I'm spending some time every week working in the rpmlint project. The tool is very stable and the functionality is well defined, implemented and tested, so there's no crazy development or a lot of new functionalities, but as in all the software, there are always bugs to solve and things to improve.
The recent changes applied now in the main branch include:
- Update the usage of
rpmto not use old API.
- Fixes for
rpmdiff -v, check for NULL char, special macros in comments and spell checking of description in different languages.
- Move all the metadata from
- Releasing rpmlint as pre-commit hook
- Improvements to the PythonCheck in the dependency checking.
Summer of Code 2023 updates
The first month of the Summer of Code has passed and Afrid is
doing a great job there. We've now a draft Pull Request with some
initial changes that allow us to mock
rpm packages in tests so it's
easier to create new tests without the need of creating a binary
The first step done was to extend the existing
FakePkg class to
allow us to define package files and some package metadata.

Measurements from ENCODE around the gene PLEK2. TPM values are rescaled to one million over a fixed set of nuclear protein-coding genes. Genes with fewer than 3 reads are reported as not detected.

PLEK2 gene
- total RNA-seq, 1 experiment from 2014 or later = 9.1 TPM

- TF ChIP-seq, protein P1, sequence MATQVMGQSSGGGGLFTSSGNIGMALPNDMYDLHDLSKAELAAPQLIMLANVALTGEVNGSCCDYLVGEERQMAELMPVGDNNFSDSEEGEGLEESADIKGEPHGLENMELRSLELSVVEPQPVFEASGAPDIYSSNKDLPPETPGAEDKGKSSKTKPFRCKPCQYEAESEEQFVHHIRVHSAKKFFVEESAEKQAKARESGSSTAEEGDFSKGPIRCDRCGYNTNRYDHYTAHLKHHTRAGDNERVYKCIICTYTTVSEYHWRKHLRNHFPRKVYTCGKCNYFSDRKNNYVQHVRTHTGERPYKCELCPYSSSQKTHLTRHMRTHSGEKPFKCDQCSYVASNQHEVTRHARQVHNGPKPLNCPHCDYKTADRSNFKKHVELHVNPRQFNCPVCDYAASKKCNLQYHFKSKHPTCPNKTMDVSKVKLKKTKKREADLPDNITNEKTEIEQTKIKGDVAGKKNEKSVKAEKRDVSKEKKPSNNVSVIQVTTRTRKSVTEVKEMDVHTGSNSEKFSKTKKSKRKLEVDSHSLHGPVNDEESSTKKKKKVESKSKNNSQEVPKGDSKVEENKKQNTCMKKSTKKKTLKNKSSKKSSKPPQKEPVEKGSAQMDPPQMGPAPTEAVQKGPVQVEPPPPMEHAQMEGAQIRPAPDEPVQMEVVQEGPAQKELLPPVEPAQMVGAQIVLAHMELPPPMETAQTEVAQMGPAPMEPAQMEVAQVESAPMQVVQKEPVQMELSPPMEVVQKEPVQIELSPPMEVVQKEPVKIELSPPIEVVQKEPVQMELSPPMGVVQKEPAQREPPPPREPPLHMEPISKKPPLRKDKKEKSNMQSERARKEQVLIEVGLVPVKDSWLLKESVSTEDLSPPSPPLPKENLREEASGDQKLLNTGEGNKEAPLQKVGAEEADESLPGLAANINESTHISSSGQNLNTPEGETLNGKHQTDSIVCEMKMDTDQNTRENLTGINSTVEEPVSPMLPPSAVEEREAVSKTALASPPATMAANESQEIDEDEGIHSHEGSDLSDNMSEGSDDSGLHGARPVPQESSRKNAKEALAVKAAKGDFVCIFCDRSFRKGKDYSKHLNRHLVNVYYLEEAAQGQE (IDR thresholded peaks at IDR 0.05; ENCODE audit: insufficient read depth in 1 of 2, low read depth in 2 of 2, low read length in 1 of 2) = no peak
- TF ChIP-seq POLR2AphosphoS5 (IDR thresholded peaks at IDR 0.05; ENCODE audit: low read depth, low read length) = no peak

Now he's working in replacing all of the
test_python.py tests that
rpm to something that doesn't needed.
The idea is to replace as much tests as possible to reduce the number of rpm binaries and after that, provide helper functions, decorators and classes to make it easy to write tests, writing less code.
In any software project there's always room for improvements, fixes and enhancements. If the project is there for enough time, it's even more critical to modernize the code to reduce the technical debt.
My plan for 2023 is to improve the tests around rpmlint as much as possible. First with the GSoC project, making it easier to write more tests, improving the testing tools that we've. And after the summer, improving the test coverage.
There's also a tool that shares some of the ideas with rpmlint, spec-cleaner, it's also written in Python, so the next step, after the tests improvements will be to take a deep look into the code of these two tools and try to integrate in some way. Maybe it's possible to refactor the common code into an external module, maybe we can bring some ideas from spec-cleaner to rpmlint. Not sure yet, but that'll be my next step.
Don't forget that this is free software, so you can participate too! If you find any issue in rpmlint or have an idea to improve it, don't hesitate and create a new issue.